A day after Shanghai's stock market reached a record high, it tumbled 8.8 percent on Tuesday, causing knee-jerk reactions in both the American and European financial markets. While Chinese newspapers are eager to write it off as a response to impending increases in interest rates or a reduction in lending money, a few economists of questionable merit are wondering if there isn't an alternate cause.
Late February, as we all know, marks the end of clementine season. While Americans are particularly fond of the small, orange fruit, it is well established that clementines represent 28% of chinese imports. Clementines are, of course, generally preferred over similar citrus fruits because of their thick, easy-to-peel skin. Women also find them "cute." They are, however, highly price-inelastic and the decreased supply represents a blight to the average Wang Q. Public.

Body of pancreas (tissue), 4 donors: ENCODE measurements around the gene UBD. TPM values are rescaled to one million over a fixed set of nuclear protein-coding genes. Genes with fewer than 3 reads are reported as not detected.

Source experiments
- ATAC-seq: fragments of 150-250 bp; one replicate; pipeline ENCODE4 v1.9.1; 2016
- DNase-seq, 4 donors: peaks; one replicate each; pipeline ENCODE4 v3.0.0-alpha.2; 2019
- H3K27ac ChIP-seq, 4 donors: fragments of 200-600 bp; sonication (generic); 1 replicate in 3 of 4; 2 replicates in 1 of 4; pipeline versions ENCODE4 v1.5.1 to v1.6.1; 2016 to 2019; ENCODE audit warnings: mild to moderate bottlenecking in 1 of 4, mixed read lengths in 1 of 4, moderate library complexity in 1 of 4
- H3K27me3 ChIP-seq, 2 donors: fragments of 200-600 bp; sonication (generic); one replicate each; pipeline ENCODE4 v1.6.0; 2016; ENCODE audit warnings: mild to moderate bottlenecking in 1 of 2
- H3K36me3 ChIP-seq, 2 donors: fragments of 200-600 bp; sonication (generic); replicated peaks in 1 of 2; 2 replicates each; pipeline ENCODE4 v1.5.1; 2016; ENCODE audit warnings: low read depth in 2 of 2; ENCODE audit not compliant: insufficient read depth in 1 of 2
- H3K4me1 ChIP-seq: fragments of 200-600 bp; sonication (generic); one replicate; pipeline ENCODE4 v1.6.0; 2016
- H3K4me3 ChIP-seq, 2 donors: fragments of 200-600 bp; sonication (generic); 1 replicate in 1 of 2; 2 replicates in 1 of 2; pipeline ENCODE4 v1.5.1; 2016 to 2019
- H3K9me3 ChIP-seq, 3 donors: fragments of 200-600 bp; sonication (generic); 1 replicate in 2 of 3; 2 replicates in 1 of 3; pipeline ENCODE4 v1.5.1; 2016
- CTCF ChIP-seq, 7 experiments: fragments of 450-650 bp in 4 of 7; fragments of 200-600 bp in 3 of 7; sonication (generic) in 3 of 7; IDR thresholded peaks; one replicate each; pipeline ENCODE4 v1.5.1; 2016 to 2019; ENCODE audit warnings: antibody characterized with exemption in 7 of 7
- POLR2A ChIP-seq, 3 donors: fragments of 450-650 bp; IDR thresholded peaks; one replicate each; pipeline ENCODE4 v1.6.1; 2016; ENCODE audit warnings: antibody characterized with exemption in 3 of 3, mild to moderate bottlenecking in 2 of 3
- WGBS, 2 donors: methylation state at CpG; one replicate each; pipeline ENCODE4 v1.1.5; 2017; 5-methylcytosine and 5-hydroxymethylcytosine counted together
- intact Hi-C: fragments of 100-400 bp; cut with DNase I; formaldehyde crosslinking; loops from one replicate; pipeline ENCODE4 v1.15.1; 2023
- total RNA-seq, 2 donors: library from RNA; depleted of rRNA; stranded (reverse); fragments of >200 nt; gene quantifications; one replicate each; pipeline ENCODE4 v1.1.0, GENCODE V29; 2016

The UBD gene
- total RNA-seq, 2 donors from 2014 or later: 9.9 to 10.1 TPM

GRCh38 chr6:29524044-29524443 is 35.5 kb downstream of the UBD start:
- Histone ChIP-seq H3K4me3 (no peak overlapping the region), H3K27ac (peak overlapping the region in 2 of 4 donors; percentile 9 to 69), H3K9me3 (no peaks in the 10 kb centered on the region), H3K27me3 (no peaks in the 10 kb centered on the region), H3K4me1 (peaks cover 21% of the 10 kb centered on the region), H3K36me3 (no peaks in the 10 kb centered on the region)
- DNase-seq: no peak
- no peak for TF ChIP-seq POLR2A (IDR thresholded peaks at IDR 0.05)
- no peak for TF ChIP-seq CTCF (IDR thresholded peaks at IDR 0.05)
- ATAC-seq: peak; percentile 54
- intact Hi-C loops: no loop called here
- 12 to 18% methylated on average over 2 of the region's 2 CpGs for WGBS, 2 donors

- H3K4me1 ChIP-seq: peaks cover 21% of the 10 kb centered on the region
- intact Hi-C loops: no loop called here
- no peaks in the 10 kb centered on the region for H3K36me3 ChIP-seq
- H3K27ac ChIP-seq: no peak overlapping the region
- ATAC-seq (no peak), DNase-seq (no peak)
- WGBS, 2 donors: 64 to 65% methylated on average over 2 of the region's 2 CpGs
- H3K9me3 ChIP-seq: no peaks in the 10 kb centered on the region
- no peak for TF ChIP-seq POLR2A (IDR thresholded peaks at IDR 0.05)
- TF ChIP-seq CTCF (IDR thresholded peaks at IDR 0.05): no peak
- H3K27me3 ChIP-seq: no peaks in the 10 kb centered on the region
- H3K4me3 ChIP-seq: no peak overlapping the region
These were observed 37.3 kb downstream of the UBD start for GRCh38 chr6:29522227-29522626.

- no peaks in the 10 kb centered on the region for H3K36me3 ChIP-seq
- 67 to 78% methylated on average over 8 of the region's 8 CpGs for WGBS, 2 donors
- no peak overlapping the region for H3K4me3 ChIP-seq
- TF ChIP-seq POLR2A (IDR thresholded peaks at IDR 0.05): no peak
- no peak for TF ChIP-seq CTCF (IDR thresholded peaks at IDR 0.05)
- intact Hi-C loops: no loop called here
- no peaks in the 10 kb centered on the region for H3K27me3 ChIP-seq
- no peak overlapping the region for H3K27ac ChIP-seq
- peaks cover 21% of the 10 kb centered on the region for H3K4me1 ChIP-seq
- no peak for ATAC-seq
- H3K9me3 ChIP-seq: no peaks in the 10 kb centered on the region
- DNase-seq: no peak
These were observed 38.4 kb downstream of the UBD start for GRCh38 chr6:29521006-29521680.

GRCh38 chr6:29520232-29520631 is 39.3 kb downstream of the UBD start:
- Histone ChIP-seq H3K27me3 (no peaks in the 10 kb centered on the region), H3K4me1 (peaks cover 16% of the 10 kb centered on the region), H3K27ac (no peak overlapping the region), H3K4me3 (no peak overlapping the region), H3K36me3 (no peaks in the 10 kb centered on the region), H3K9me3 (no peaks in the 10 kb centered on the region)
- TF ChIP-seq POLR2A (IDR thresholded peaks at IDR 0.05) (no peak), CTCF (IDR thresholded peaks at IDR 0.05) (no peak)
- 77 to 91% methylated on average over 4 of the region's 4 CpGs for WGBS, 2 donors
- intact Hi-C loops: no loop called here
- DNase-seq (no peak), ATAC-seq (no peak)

Economists expect the Chinese market to return to normal levels over the coming months, however, as Chinese consumers turn to clementine substitutes. Quoting one Chinese man, "I may even purchase a mango."